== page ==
The Second Fiscal Crisis
The current recession—the worst in 60 years—has blown open gaps in states’ budgets. States had to close a $102 billion budget shortfall in wrapping up their fiscal year 2009 balance sheets, which ended June 30 in all but four states. Cutting funding to higher education was a strategy used in 31 states to mend these shortfalls. Yet states face another $121 billion in deficits in fiscal year 2010, and already a few state budget directors have predicted $45 billion in awaiting deficits for the following year. Tax revenues from all sources—sales, personal and corporate income—are down, dramatically in many cases, in most states. So far in this recession, the number of jobs lost is more than twice that of the downturn in 1981 and 1982.
Even with a near-term, mild recovery, the fiscal outlook for states appears even more austere in the coming 12 to 18 months. While many economists foresee a rebound, unemployment rolls could swell through 2010, causing state revenues to lag, strained by Medicaid expenditures. Meanwhile, state revenues are not likely to increase. Some governors are boldly proposing tax increases to stem the fiscal bleeding, but in most cases, legislatures have not had the stomach to move on them for fear of facing a public backlash.
Making a Difference in the Students We Serve:An Interview with Muriel A. Howard)
Muriel A. Howard officially took the helm as AASCU’s new president on
August 1, 2009. Selected after a highly competitive national search,
she comes to this next stage in her career from a successful tenure as
president of Buffalo State College, State University of New York. Prior
to accepting that position in 1996, Howard spent nearly 15 years in
administration at the University at Buffalo, SUNY, capping her
experience there as vice president for public service and urban affairs.
She earned her bachelor’s degree at City University of New York’s
Richmond College, and both a Master of Education and a Ph.D. at the
University at Buffalo, SUNY. Howard is the first African-American—and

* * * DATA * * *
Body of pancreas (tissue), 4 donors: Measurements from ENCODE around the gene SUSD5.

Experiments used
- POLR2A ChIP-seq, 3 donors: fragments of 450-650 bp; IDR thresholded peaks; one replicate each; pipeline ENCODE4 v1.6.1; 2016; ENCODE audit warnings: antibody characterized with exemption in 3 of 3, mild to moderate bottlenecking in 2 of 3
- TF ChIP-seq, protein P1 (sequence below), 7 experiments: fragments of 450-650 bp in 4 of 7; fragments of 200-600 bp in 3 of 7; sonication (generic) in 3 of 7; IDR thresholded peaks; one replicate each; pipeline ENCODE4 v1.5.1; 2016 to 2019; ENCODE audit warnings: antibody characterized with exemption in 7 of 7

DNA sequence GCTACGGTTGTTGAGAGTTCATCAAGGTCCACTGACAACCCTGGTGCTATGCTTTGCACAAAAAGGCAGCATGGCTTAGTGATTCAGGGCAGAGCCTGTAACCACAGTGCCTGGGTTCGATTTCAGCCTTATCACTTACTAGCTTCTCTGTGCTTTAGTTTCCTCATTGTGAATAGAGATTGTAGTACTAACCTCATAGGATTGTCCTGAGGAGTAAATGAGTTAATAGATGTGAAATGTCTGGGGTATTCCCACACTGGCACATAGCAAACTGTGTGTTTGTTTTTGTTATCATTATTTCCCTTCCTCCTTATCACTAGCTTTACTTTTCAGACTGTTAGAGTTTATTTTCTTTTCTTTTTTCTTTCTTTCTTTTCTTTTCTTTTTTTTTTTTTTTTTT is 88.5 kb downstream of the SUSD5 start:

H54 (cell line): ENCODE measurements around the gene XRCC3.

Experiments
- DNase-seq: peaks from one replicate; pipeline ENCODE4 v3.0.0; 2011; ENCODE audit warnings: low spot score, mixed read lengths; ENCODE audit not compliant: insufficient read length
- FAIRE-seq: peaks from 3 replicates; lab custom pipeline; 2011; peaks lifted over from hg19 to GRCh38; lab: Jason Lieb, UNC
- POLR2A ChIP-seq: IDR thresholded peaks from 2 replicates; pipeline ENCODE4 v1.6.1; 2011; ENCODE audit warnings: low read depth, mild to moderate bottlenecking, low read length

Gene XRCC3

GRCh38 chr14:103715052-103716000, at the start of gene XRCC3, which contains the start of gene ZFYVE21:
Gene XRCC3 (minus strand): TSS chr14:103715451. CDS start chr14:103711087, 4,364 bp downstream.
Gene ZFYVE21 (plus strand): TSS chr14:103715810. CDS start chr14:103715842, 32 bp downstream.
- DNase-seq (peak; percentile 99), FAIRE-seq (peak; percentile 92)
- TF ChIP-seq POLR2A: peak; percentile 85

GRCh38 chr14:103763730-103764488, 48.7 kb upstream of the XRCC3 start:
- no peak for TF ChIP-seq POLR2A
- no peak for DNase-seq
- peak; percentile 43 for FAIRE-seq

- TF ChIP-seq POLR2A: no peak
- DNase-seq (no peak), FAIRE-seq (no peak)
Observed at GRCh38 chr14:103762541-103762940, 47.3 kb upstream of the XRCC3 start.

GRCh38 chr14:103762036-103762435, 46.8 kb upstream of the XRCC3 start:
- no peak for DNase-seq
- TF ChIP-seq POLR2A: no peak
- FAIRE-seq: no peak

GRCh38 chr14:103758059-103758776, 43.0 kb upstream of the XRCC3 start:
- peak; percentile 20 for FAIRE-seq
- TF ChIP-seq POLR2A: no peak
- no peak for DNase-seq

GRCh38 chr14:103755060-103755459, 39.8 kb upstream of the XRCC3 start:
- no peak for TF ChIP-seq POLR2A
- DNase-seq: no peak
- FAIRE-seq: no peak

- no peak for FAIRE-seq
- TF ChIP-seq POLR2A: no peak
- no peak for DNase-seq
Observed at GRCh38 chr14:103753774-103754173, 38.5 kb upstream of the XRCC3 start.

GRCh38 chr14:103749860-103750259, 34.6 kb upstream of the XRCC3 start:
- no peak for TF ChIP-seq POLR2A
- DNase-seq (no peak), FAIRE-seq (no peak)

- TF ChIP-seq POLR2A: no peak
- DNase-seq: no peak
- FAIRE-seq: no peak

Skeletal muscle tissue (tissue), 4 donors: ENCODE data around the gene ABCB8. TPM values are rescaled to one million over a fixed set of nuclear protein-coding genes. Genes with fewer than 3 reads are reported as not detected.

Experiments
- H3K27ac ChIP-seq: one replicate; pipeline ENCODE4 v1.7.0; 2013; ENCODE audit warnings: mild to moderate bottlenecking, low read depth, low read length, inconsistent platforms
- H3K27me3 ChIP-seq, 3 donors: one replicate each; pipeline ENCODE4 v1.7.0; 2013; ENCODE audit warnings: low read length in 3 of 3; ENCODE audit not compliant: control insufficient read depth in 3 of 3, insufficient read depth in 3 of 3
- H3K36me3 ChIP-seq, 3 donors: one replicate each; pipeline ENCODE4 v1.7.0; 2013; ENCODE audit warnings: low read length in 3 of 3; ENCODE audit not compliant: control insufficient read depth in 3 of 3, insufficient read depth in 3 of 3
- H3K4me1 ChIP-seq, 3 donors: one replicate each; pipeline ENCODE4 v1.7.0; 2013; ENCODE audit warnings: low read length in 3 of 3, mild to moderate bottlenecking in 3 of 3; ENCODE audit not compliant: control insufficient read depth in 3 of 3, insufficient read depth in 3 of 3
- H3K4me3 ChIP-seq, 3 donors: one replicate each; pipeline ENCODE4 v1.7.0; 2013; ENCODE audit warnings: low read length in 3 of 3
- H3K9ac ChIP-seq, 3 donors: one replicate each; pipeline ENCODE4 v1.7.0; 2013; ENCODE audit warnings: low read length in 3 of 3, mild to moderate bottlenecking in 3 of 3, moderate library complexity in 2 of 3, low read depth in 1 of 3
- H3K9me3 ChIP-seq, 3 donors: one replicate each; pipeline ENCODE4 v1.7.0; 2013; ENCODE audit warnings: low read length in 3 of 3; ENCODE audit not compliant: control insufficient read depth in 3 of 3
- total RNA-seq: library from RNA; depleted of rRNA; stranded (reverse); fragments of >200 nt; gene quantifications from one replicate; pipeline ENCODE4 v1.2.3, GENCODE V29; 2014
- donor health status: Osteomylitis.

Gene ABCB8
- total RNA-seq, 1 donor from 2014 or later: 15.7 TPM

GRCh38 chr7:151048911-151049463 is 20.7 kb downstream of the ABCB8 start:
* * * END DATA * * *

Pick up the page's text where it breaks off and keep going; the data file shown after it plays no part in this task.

second woman—to lead one of the six presidentially based higher
education associations in Washington, D.C.
Howard joins AASCU during a time of unprecedented challenges and
opportunities. In June, she spoke about her background and her vision
for AASCU in an interview with Public Purpose.
As you leave Buffalo State, what accomplishments there make you most proud?
Overall, my experience at Buffalo State College was a wonderful and
rewarding opportunity for me professionally and personally. It was also
a great opportunity not only to engage with students, faculty and
staff, but also to learn from them.
I initially assumed my position as the interim president of the
college. To then be selected as the permanent president was a special
opportunity that allowed me to make a difference in the lives of others,
especially our students. It has been the most rewarding and
transforming experience of my career. I am very proud that I was able to
inspire and lead a change effort at Buffalo State that resulted in a
much more student-oriented and student-centered institution. I leave
Buffalo State knowing that it is a wonderful learning community that is
diverse, purposeful, engaged and vibrant.
In terms of specific accomplishments, I was able to work with the
faculty and staff to implement a new general education program entitled,
“Intellectual Foundations.” The college is investing over $350 million
in new capital construction projects, including the new $33 million
Burchfield Penney Art Center, which was recently completed. Construction